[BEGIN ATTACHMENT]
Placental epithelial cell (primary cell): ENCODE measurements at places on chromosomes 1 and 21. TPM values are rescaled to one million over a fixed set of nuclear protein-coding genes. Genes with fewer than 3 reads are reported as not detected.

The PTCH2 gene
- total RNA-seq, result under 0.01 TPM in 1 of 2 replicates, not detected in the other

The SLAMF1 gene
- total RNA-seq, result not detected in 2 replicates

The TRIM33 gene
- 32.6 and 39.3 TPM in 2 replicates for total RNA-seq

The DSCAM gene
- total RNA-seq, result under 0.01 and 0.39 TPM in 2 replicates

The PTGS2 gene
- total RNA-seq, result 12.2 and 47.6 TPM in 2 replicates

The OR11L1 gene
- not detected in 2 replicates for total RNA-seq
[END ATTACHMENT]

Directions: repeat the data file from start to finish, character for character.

Placental epithelial cell (primary cell): ENCODE measurements at places on chromosomes 1 and 21. TPM values are rescaled to one million over a fixed set of nuclear protein-coding genes. Genes with fewer than 3 reads are reported as not detected.

The PTCH2 gene
- total RNA-seq, result under 0.01 TPM in 1 of 2 replicates, not detected in the other

The SLAMF1 gene
- total RNA-seq, result not detected in 2 replicates

The TRIM33 gene
- 32.6 and 39.3 TPM in 2 replicates for total RNA-seq

The DSCAM gene
- total RNA-seq, result under 0.01 and 0.39 TPM in 2 replicates

The PTGS2 gene
- total RNA-seq, result 12.2 and 47.6 TPM in 2 replicates

The OR11L1 gene
- not detected in 2 replicates for total RNA-seq